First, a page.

All children, regardless of citizenship status, have the right to attend a public school without cost. The U.S. Supreme Court has declared that public schools do not have the right to:
- Deny a student admission to the school during the initial enrollment or on any other occasion because of their immigration status.
- Treat a student differently, in order to try to find out their residence.
- Insist on practices that hinder access to school.
A social security number is not necessary for admission to a public school. Although a school may ask for a social security number, the school has the responsibility to explain that the student can be registered and study even without such a number. The school can assign an identification number that the student can use in place of a social security number.
All students can participate in the free or reduced-price meal program regardless of their immigration status. If the application asks for the social security number of one of the parents, you need not respond, and you can fill the space with the word “none” or “not applicable.”
The children of immigrants have the right to ask for help to learn English. Under federal law, when a student cannot speak English well or is not a native English speaker, they have a right to participate in services, such as English Language Learner classes.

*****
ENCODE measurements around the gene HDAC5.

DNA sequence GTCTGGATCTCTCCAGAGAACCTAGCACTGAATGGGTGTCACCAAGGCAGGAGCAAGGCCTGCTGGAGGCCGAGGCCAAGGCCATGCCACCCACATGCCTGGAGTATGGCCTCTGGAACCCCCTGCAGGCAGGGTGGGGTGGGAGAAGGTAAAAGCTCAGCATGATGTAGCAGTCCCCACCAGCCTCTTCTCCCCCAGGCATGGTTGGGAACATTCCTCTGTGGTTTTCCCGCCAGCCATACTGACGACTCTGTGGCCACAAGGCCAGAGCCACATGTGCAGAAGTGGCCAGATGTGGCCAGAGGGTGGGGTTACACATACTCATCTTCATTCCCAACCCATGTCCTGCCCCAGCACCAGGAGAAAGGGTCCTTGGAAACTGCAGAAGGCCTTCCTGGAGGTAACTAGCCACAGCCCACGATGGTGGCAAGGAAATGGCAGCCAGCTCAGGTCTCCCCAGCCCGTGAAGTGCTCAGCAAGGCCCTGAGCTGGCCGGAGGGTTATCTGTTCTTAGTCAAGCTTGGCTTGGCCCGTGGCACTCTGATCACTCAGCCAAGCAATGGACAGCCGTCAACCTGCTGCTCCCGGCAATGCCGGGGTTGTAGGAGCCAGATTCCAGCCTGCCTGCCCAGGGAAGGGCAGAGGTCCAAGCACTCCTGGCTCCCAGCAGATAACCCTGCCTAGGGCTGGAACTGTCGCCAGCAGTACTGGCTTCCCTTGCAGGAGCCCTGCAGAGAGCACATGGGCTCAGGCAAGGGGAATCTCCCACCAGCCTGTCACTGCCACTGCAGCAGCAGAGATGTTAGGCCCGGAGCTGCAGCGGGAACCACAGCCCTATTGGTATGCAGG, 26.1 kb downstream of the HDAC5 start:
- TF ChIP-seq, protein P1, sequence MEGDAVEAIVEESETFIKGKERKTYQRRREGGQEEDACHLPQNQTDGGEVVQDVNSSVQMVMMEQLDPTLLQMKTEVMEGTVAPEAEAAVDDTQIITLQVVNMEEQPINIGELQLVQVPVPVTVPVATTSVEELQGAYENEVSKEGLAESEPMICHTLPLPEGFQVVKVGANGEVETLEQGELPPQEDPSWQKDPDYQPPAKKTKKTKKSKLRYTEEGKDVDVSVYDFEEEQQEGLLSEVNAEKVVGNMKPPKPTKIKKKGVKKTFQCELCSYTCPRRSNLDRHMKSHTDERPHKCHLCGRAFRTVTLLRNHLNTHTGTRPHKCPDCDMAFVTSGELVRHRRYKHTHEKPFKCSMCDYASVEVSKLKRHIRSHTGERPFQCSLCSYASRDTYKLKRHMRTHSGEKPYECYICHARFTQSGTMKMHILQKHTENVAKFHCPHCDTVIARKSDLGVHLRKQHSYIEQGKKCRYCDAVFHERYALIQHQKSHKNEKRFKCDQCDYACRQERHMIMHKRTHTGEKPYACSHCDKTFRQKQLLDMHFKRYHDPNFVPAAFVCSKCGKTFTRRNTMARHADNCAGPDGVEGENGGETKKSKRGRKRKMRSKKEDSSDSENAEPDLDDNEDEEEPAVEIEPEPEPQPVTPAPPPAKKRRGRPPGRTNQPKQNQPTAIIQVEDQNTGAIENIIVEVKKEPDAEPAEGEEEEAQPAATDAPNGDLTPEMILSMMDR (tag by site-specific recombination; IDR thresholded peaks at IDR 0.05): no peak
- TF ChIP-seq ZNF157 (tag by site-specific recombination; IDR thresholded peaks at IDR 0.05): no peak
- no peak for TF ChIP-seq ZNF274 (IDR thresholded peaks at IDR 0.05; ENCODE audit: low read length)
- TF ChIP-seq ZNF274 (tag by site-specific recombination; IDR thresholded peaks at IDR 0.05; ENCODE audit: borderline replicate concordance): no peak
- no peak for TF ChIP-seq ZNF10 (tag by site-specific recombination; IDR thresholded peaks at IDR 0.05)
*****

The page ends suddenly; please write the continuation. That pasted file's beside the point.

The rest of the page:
Migrant students have the right to services and special programs in education if they have physical or mental disabilities, or problems with learning. Under federal law, students should take language exams in their native language to determine language difficulties. As migrant students change schools, the tests must be carried out immediately. Schools should communicate with parents of the child about the results of exams in their native language. When a migrant farmworker family changes schools, parents should request a copy of the child’s records, so that the new school can provide the same services so that no student is left behind.
Parents have a right to be informed about the academic progress of their children. Schools have the responsibility to communicate with migrant parents in their native language about what is happening to their children in school. Migrant parents need to be updated on school activities, so that they can make decisions about their children.
Parents need to have knowledge about disciplinary rules that apply to their children. Schools need to inform parents about problems related to discipline of their children or accusations against their children—in the language that the parents speak. School officials cannot suspend a student for more than ten days without a hearing before the school’s district board of directors. Parents have the right to an attorney to represent them in meetings with school officials. If police are called for an incident that occurred in school, the student should immediately ask for the presence of his/her parents, given that the police cannot interrogate a student less than 18 years old—but only if the parents want to come.